Theories in psychology claim that testimonies or personal narratives transport people into stories and thus tend to be more persuasive and reduce counter-arguing. Narratives also heighten audiences’ emotional reactions. For example, recent research shows that listening to personal experiences diminishes prejudice toward outgroups, even in hostile conflict settings. These findings resonated with our own experiences during fieldwork, as hearing about immigrants’ challenges first-hand was deeply moving. Accordingly, we tested messages containing information about the rule of law (i.e. how immigrants ought to be treated by state forces) and original testimonies we collected during our interviews in Mexico—in particular, the testimony from a Central American immigrant who was wounded by Mexican security forces who obliged him to jump from a bridge, ending up with multiple injuries and a broken leg.
The project was a result of a collaboration between the research team and an international humanitarian organization. How and why did you establish this partnership?
In the fall of 2021, Skigin was conducting interviews for his dissertation, in which he studies how to increase political solidarity toward victims of gross human rights abuses in Latin America. One of those interviews was with the head of the communications team of a global humanitarian organization. He wanted to understand how they crafted their media campaigns to foster empathy. As the conversation moved forward, it became clear that Skigin could collaborate with this organization by testing whether their campaigns were successful or not. At some point, however, his interviewee suggested also testing their media campaigns on immigration. Since we were both interested in the topic of attitudes toward immigrants, this was a great opportunity to work together with the humanitarian organization to test the effects of real-life media campaigns focused on promoting pro-immigrant attitudes.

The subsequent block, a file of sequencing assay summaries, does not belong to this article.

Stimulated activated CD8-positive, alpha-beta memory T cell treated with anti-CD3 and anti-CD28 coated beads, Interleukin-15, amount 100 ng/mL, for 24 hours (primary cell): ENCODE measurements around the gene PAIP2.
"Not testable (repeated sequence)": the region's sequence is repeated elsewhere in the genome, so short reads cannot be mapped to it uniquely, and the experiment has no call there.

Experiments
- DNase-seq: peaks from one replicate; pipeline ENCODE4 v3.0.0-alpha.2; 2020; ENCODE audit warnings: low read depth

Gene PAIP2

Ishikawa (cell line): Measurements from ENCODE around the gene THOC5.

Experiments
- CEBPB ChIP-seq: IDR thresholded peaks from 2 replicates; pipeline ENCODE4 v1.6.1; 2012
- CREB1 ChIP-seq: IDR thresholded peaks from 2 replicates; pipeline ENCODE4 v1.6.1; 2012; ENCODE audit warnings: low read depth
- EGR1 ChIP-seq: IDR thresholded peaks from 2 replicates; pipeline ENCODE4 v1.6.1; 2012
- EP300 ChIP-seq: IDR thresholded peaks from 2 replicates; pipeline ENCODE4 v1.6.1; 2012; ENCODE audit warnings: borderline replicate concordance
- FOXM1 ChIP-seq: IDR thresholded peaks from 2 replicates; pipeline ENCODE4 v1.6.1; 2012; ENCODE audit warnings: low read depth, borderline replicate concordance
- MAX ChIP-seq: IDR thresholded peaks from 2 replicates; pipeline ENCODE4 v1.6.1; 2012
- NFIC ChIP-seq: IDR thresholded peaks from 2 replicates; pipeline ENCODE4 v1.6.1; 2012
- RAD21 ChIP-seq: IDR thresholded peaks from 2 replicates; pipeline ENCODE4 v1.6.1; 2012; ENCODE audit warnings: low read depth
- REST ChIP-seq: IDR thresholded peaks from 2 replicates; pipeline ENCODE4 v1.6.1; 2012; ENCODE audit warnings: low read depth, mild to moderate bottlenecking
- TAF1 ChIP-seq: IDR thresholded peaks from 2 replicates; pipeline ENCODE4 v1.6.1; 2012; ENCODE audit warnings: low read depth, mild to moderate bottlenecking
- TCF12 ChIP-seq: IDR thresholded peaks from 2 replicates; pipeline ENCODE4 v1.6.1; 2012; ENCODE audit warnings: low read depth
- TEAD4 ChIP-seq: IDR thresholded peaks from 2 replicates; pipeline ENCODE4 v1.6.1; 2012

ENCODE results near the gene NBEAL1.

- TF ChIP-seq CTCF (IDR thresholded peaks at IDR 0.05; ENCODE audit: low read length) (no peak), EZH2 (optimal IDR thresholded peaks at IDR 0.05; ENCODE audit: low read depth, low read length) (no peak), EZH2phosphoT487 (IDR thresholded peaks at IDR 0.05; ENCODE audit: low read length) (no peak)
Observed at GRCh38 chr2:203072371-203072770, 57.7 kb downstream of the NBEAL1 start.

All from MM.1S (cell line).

Afterwards, the humanitarian organization sent us a wide range of videos they had used during their campaigns and those that they were planning to disseminate on social media for the first time. After reviewing them, we selected those that matched our theoretical insights drawn from previous literature and our fieldwork, including the informational video for this paper as well as others we use as part of the larger project, including a video that demystifies the idea that immigrants are criminals, but rather are fleeing violence.
In what ways did the combination of informational messages and immigrants’ testimonies as opposed to information-only or testimony-only messages reduce support for state violence and increase demands for accountability?